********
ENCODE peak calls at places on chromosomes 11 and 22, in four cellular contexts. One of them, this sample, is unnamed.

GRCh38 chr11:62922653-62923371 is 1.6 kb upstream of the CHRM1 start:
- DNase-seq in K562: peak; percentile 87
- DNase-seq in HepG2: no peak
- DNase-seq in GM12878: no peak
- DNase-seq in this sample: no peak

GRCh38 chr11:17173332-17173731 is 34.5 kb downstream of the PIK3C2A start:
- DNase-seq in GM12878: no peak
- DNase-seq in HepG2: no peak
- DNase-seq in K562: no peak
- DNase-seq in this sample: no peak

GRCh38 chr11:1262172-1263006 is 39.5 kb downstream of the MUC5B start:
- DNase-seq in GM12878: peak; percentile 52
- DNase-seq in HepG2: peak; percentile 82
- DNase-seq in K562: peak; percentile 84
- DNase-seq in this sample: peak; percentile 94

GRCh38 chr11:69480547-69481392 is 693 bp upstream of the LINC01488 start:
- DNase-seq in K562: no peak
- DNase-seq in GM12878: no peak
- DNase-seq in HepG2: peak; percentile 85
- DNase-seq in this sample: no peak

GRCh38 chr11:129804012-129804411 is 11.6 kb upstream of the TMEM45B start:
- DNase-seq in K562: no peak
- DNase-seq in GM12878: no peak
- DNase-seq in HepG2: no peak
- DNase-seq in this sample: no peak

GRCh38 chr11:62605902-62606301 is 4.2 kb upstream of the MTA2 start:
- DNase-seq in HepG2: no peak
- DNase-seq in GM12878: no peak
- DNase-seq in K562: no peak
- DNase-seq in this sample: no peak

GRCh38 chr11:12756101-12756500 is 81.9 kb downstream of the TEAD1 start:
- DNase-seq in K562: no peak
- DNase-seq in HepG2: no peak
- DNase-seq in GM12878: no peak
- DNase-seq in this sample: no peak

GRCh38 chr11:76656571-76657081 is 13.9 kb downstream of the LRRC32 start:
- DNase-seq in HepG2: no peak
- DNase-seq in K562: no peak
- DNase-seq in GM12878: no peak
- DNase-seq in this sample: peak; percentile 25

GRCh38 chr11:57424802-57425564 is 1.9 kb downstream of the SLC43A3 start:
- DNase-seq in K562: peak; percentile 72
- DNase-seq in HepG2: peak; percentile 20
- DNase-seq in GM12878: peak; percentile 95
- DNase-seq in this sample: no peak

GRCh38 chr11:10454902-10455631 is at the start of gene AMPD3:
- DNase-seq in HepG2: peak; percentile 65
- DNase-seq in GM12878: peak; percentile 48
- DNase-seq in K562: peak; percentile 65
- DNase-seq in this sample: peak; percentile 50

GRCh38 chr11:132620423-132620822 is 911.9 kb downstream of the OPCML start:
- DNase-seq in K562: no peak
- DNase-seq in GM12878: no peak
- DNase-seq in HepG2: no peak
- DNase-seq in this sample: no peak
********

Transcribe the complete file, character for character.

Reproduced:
ENCODE peak calls at places on chromosomes 11 and 22, in four cellular contexts. One of them, this sample, is unnamed.

GRCh38 chr11:62922653-62923371 is 1.6 kb upstream of the CHRM1 start:
- DNase-seq in K562: peak; percentile 87
- DNase-seq in HepG2: no peak
- DNase-seq in GM12878: no peak
- DNase-seq in this sample: no peak

GRCh38 chr11:17173332-17173731 is 34.5 kb downstream of the PIK3C2A start:
- DNase-seq in GM12878: no peak
- DNase-seq in HepG2: no peak
- DNase-seq in K562: no peak
- DNase-seq in this sample: no peak

GRCh38 chr11:1262172-1263006 is 39.5 kb downstream of the MUC5B start:
- DNase-seq in GM12878: peak; percentile 52
- DNase-seq in HepG2: peak; percentile 82
- DNase-seq in K562: peak; percentile 84
- DNase-seq in this sample: peak; percentile 94

GRCh38 chr11:69480547-69481392 is 693 bp upstream of the LINC01488 start:
- DNase-seq in K562: no peak
- DNase-seq in GM12878: no peak
- DNase-seq in HepG2: peak; percentile 85
- DNase-seq in this sample: no peak

GRCh38 chr11:129804012-129804411 is 11.6 kb upstream of the TMEM45B start:
- DNase-seq in K562: no peak
- DNase-seq in GM12878: no peak
- DNase-seq in HepG2: no peak
- DNase-seq in this sample: no peak

GRCh38 chr11:62605902-62606301 is 4.2 kb upstream of the MTA2 start:
- DNase-seq in HepG2: no peak
- DNase-seq in GM12878: no peak
- DNase-seq in K562: no peak
- DNase-seq in this sample: no peak

GRCh38 chr11:12756101-12756500 is 81.9 kb downstream of the TEAD1 start:
- DNase-seq in K562: no peak
- DNase-seq in HepG2: no peak
- DNase-seq in GM12878: no peak
- DNase-seq in this sample: no peak

GRCh38 chr11:76656571-76657081 is 13.9 kb downstream of the LRRC32 start:
- DNase-seq in HepG2: no peak
- DNase-seq in K562: no peak
- DNase-seq in GM12878: no peak
- DNase-seq in this sample: peak; percentile 25

GRCh38 chr11:57424802-57425564 is 1.9 kb downstream of the SLC43A3 start:
- DNase-seq in K562: peak; percentile 72
- DNase-seq in HepG2: peak; percentile 20
- DNase-seq in GM12878: peak; percentile 95
- DNase-seq in this sample: no peak

GRCh38 chr11:10454902-10455631 is at the start of gene AMPD3:
- DNase-seq in HepG2: peak; percentile 65
- DNase-seq in GM12878: peak; percentile 48
- DNase-seq in K562: peak; percentile 65
- DNase-seq in this sample: peak; percentile 50

GRCh38 chr11:132620423-132620822 is 911.9 kb downstream of the OPCML start:
- DNase-seq in K562: no peak
- DNase-seq in GM12878: no peak
- DNase-seq in HepG2: no peak
- DNase-seq in this sample: no peak